A year ago, Natascha Kleton van Gils’ neighbor invited her to visit the church. When she heard about the Alpha Course, Kleton van Gils (right in photo left) decided it would be a good way to learn more. After six weeks she said, “I think I’m going to just start to believe.” She accepted Jesus as her Savior. The panic attacks she had suffered from gradually ceased. Although her neighbor no longer comes, Kleton van Gils is a regular attender, and is going to start helping with children’s Sunday school. Now her husband and son are coming as well.
“They are further than we expected them to be,” Meeuws says of Kruispunt’s development. “They are getting non-Christian, postmodern people. They are not getting church people, and sometimes they have 70 or 80 people.”
Meeuws, who is studying for a master’s degree in missiology, said it is projected in 10 years more than 1,000 established Dutch churches will disappear, and will be replaced by a movement of small, unconventional churches in unreached neighborhoods. The Nazarenes in Dordrecht want to be on the cutting edge of that social shift.
Encouraged by Kruispunt’s growth, the Dordrecht church is planning a second church plant. They’ve chosen the neighborhood and are talking to a potential pastor to lead the effort. They may try a different method to get the new plant going, as Kruispunt took a lot of time, energy and money to get started, Meeuws said.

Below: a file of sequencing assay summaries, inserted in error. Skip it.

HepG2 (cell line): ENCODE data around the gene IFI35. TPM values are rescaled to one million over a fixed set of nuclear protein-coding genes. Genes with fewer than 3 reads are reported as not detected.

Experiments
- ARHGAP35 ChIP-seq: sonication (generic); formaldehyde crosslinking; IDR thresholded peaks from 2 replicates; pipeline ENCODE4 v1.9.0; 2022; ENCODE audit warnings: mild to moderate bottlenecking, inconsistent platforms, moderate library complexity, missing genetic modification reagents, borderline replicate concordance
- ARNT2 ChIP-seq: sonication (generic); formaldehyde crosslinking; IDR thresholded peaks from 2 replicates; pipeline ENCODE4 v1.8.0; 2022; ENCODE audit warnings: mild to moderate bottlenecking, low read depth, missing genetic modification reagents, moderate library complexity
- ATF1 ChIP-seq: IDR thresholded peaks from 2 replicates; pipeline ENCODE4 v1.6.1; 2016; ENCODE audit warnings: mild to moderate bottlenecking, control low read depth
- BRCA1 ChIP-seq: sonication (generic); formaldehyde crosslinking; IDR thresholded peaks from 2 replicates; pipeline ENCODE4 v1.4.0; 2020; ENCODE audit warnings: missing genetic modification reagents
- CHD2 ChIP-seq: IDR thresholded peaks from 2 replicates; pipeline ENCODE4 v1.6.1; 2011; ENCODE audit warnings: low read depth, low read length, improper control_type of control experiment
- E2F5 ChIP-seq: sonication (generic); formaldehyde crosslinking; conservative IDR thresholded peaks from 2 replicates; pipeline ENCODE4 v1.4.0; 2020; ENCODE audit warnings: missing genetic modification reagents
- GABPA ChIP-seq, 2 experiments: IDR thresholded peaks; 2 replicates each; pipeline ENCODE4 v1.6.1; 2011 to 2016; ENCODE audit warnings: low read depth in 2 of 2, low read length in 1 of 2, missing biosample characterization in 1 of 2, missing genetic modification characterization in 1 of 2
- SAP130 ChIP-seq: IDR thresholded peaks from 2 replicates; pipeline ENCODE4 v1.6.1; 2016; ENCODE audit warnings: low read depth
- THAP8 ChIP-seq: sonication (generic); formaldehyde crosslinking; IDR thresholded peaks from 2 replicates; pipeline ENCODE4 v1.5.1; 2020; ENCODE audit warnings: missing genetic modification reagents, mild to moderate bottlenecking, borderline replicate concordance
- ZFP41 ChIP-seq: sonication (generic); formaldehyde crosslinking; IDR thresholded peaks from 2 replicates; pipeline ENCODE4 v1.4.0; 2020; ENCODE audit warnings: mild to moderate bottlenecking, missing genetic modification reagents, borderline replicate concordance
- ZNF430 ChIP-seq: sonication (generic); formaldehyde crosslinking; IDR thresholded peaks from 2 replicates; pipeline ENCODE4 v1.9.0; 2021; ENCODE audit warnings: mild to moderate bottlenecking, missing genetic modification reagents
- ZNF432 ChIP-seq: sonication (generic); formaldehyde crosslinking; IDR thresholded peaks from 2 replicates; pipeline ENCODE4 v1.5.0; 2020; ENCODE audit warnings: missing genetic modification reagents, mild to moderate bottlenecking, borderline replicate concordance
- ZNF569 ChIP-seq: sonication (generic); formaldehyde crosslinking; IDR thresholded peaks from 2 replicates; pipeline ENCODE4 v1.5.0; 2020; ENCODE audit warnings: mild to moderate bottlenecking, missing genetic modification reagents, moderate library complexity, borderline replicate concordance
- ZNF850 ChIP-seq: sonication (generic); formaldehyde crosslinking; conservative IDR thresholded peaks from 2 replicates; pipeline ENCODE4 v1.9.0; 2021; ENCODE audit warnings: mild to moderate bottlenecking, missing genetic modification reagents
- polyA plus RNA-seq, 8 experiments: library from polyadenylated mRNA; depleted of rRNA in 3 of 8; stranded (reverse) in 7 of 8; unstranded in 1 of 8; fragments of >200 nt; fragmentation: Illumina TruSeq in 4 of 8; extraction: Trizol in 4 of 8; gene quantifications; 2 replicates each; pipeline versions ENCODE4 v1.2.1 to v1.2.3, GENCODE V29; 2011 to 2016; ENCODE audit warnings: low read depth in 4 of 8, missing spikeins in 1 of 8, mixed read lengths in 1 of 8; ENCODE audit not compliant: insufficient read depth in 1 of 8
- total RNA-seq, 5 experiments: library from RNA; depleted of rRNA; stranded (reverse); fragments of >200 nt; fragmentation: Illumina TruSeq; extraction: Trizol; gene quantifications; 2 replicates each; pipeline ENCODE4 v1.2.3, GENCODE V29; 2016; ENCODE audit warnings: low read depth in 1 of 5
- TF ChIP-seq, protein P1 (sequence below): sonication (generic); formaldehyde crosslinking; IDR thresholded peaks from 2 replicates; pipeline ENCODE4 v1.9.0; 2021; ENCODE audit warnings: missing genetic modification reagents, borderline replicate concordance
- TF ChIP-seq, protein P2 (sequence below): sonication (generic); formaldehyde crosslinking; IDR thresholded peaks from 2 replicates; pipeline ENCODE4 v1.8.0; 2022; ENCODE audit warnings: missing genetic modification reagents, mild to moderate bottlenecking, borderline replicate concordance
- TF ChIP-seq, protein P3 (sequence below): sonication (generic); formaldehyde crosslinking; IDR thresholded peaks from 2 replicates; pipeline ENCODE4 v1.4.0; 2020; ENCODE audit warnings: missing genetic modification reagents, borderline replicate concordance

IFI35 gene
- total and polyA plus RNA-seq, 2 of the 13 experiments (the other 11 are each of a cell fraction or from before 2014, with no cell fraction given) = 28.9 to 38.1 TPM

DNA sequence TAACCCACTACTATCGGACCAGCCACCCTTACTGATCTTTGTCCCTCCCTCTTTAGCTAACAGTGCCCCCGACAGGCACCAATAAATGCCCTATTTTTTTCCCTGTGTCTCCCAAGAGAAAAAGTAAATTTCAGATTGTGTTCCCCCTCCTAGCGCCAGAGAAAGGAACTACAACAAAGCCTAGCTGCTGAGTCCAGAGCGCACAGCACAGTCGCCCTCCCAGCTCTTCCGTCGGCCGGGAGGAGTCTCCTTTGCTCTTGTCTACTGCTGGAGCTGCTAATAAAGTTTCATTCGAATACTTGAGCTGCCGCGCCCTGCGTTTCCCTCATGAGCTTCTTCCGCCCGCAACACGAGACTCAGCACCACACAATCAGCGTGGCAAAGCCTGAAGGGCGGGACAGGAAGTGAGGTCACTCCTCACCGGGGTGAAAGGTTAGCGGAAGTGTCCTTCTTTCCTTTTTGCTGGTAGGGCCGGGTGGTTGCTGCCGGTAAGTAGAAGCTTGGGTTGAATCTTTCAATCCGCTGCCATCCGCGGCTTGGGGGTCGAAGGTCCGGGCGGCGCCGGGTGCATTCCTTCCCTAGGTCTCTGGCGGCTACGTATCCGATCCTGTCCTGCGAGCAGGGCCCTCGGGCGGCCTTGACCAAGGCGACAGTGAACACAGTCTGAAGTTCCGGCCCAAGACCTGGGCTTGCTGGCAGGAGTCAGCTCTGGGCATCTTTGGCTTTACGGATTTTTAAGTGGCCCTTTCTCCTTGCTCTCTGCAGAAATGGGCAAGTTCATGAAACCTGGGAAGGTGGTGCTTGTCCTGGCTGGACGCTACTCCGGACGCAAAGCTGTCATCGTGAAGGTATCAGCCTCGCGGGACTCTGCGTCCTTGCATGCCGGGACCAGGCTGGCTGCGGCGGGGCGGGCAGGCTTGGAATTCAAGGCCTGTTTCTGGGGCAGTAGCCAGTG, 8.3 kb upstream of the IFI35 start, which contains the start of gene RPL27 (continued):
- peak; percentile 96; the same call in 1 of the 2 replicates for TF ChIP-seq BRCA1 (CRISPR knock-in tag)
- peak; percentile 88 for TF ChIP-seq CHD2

Although the neighborhood demographic will be different and the approach may be different, the message will be the same: No matter who you are, you are welcome.
“People [will come] who will never want to or have never had the experience to be seen and be welcomed the way they are. That’s why we really try to proclaim, ‘You are welcomed just the way you are,’” Breekveldt said. “After that we will see who you are and that’s OK. God loves you.”
— This story was originally published in the April 2016 edition of Where Worlds Meet, the monthly newsletter of the Church of the Nazarene Eurasia Region.